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BUYING YOUR OWN BUSINESS: THINGS TO KNOW

Nov 24 2015

There are definite advantages to buying your own business: pre-existing relationships, established clientele and an assured revenue stream are just three reasons why many pursue this opportunity. But before you sign any deal, you should consider other aspects as well since these will not only affect the transaction but could also have a potentially negative and far-reaching impact on you and your business.

Before moving ahead, you must decide if you’re going to purchase the company’s assets. It sounds fairly straightforward but it’s actually more complicated than that. Are you buying actual assets (“asset deal”) or are you buying shares (“share deal”)? Here are four factors to help you make an informed decision:

  1. Consider the tax consequences: an asset deal may trigger GST and PST to be payable by the buyer whereas a share deal won’t. If the business holds an interest in land, an asset deal will require the buyer to pay Property Transfer Tax, which would be avoided in a share deal.
  2. Find out if the deal structure will affect the purchase price. From the seller’s perspective, a share deal is tax preferable because they benefit through capital gains tax treatment. They may also be able to access either a one-time capital gains exemption (valued at more than $800,000) available to small businesses or the $1,000,000 exemption for qualified farm company shares. What does this mean for you? For obvious reasons, a seller may be highly motivated to proceed via a share deal because of these financial incentives, but you – as the buyer – can use this to your advantage by negotiating a lower purchaser price.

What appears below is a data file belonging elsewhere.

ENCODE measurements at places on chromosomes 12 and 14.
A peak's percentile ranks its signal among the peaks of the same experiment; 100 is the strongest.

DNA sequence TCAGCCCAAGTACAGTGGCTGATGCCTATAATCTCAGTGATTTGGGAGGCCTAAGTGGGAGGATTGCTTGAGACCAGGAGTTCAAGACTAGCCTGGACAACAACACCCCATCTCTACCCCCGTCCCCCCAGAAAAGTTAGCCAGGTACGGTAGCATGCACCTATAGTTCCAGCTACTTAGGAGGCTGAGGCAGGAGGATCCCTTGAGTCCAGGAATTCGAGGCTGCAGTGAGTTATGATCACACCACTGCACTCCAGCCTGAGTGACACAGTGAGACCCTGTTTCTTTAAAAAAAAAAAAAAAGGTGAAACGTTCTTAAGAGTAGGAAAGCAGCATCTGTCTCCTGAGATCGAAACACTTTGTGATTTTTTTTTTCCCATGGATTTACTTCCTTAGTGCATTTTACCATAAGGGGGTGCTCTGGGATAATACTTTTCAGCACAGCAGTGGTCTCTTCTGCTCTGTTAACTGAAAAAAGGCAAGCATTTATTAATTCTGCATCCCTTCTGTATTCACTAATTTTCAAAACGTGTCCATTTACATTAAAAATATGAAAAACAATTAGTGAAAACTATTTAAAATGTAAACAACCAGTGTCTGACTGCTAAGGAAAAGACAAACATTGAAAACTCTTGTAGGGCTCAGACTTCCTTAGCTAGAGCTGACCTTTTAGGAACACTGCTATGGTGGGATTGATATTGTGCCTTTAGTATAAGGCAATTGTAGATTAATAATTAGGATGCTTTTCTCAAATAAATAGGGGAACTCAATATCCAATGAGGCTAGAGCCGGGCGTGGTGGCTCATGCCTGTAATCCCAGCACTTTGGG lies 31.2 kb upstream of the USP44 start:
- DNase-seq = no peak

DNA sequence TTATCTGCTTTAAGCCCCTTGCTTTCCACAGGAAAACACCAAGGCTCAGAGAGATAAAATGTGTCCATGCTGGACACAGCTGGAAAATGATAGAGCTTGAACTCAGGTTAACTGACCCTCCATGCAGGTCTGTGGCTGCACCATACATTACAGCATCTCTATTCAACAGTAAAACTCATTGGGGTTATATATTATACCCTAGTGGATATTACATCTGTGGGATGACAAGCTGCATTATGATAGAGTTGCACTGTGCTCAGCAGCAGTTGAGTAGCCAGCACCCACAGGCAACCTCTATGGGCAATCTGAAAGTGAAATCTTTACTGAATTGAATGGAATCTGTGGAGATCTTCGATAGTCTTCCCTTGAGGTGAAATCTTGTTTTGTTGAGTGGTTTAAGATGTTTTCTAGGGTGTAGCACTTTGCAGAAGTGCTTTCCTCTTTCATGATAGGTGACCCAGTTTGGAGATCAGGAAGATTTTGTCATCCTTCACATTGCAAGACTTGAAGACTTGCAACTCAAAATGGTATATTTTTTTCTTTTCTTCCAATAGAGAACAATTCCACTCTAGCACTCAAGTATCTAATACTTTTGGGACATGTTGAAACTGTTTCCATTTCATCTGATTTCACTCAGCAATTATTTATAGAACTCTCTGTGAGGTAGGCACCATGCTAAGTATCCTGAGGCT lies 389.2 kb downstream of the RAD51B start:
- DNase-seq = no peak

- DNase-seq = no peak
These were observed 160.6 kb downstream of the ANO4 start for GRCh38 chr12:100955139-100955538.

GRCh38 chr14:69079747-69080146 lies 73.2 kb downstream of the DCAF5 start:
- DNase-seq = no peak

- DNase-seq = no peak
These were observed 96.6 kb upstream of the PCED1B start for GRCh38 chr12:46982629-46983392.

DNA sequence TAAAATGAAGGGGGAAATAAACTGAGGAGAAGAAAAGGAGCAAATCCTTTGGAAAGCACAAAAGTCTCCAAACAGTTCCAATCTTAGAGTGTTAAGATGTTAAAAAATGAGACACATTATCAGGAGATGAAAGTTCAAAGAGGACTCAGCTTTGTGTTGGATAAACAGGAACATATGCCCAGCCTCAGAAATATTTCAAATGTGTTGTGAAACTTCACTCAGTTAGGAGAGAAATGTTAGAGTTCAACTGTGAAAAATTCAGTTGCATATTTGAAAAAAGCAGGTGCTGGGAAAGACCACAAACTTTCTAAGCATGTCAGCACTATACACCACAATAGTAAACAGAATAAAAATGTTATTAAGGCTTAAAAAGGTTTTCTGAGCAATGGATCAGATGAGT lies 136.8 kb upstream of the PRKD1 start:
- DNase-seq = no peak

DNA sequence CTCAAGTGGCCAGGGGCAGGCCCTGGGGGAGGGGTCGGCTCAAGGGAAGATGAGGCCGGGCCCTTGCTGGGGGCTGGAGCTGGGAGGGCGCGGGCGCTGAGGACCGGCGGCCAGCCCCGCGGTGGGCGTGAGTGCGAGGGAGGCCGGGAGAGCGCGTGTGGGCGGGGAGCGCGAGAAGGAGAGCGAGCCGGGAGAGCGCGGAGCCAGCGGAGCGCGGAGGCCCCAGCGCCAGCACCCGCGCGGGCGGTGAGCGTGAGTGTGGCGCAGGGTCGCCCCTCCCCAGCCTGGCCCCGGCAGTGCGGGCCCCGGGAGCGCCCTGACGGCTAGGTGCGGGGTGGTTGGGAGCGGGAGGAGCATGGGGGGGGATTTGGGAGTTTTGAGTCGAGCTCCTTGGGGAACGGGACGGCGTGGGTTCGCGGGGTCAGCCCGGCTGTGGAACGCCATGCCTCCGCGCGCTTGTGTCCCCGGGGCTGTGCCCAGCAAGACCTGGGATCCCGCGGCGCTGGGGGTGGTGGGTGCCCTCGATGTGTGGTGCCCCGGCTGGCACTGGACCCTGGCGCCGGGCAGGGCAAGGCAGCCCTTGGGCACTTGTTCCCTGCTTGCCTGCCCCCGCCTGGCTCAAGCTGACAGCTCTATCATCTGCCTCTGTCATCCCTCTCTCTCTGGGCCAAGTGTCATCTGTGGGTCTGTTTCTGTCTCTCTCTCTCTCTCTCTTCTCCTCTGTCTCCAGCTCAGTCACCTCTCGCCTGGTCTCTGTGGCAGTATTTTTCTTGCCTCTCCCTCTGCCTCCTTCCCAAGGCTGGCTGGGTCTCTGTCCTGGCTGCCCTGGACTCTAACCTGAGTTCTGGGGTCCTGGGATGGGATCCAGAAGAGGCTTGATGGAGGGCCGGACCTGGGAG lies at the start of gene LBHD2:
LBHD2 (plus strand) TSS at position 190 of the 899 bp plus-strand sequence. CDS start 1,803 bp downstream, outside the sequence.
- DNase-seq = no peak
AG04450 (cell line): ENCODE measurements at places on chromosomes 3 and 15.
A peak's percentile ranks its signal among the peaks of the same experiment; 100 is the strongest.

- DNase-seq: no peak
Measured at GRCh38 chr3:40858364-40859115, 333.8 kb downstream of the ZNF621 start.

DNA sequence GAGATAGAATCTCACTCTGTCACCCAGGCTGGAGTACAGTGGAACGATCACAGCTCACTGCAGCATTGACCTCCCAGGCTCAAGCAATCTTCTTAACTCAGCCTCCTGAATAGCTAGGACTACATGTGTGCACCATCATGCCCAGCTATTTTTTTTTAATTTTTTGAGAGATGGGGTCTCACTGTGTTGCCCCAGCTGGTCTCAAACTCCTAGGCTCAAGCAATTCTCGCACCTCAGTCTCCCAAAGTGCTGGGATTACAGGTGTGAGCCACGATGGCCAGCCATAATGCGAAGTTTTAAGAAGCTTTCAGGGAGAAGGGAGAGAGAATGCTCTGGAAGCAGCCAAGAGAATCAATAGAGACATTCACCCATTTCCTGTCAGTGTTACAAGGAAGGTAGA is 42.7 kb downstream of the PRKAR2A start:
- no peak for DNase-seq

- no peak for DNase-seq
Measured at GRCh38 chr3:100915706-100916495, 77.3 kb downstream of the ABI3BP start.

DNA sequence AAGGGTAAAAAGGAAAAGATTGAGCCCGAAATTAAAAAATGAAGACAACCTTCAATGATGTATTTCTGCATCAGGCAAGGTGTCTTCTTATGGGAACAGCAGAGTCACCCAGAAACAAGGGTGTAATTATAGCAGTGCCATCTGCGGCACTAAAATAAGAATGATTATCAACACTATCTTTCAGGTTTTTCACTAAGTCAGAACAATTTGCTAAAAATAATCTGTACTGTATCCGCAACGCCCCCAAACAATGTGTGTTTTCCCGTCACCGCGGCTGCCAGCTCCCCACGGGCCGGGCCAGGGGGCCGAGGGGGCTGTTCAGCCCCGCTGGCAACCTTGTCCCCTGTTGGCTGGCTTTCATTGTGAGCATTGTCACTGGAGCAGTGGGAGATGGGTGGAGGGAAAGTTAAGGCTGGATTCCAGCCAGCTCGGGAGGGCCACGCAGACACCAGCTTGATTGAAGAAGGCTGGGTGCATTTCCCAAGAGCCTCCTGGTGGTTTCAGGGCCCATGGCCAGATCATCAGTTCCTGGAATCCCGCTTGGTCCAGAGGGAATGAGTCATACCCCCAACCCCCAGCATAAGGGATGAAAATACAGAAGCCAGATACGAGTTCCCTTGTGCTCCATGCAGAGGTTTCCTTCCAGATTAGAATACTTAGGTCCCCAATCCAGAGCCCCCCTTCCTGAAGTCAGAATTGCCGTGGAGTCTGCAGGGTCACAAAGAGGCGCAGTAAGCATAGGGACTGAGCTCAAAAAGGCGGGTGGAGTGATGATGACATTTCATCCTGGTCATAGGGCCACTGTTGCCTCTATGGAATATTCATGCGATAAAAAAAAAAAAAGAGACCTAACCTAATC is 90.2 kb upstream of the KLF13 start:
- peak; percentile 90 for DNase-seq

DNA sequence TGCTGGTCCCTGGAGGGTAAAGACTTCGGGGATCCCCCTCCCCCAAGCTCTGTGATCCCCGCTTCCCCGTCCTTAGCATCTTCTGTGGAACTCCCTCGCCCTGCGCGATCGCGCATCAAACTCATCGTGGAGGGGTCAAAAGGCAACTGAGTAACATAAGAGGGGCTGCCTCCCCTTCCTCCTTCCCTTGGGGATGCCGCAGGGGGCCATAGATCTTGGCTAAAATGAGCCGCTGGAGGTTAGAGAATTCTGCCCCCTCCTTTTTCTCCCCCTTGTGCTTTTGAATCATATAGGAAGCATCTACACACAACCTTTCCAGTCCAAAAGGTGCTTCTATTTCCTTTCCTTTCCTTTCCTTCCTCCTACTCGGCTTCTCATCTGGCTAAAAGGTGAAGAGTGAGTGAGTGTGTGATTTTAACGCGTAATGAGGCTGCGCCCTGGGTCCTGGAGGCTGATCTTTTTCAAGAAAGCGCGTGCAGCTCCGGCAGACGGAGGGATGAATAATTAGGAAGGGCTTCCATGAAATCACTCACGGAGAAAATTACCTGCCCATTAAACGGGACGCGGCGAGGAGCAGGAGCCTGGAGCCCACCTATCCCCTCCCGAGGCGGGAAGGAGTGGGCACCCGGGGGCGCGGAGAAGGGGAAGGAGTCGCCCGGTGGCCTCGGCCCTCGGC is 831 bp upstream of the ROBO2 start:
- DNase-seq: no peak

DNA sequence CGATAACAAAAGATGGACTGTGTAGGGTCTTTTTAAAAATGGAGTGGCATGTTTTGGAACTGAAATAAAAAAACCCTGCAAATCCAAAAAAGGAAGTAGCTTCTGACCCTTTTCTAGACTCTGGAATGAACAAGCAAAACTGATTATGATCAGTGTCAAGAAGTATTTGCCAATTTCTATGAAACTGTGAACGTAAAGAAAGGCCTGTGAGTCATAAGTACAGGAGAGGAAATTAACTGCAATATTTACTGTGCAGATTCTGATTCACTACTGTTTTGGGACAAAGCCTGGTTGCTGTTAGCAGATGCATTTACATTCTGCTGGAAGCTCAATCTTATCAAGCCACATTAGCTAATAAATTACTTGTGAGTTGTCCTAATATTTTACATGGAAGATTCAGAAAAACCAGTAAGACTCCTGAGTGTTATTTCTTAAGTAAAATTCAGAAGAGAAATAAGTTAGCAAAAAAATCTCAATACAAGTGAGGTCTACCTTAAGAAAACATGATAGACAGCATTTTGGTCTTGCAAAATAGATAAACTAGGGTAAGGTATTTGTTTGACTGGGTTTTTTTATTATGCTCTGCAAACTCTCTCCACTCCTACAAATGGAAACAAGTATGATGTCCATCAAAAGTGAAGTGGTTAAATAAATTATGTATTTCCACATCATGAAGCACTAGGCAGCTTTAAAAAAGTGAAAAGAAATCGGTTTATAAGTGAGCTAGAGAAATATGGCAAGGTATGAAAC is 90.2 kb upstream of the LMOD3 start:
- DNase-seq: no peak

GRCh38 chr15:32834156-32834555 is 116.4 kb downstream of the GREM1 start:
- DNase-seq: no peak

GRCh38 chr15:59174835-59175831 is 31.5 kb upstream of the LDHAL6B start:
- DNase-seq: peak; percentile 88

3. Remember what is being purchased in a share deal is very different from what is purchased in an asset deal. In a share deal, you are purchasing the entire company, which could include undisclosed liabilities, taxes owing to CRA and/or potential severance payouts to existing or exiting employees. From a buying perspective, this poses a significant financial risk. In an asset deal, as the buyer, you’re only purchasing those assets that are specifically contracted for. This means you can pick and choose the assets that you want to acquire in the transaction while leaving you less susceptible to undisclosed liabilities.
  4. Finally, keep in mind the processes that are required for each deal. In an asset deal, you only need to deal with one seller (i.e. the company). In a share deal, though, you will need to negotiate with several sellers (i.e. each shareholder). An asset deal tends to involve more paperwork while a share deal tends to involve more due diligence prior to closing. If there are minority shareholders who oppose the deal, for corporate law reasons, it will be easier to ensure the deal goes ahead if they are proceeding by way of an asset deal.

Determining the structure for the purchase of a business is an important yet often overlooked step in the process. To help lessen potential losses (both financially and personally), it’s recommended that you consult with a professional services group like RDM Lawyers who have in-depth knowledge of all tax and legal implications. In addition to helping you navigate the business transaction, they can also help ensure you are well-equipped to make a sound business decision, one that will position you for success now and in the future.

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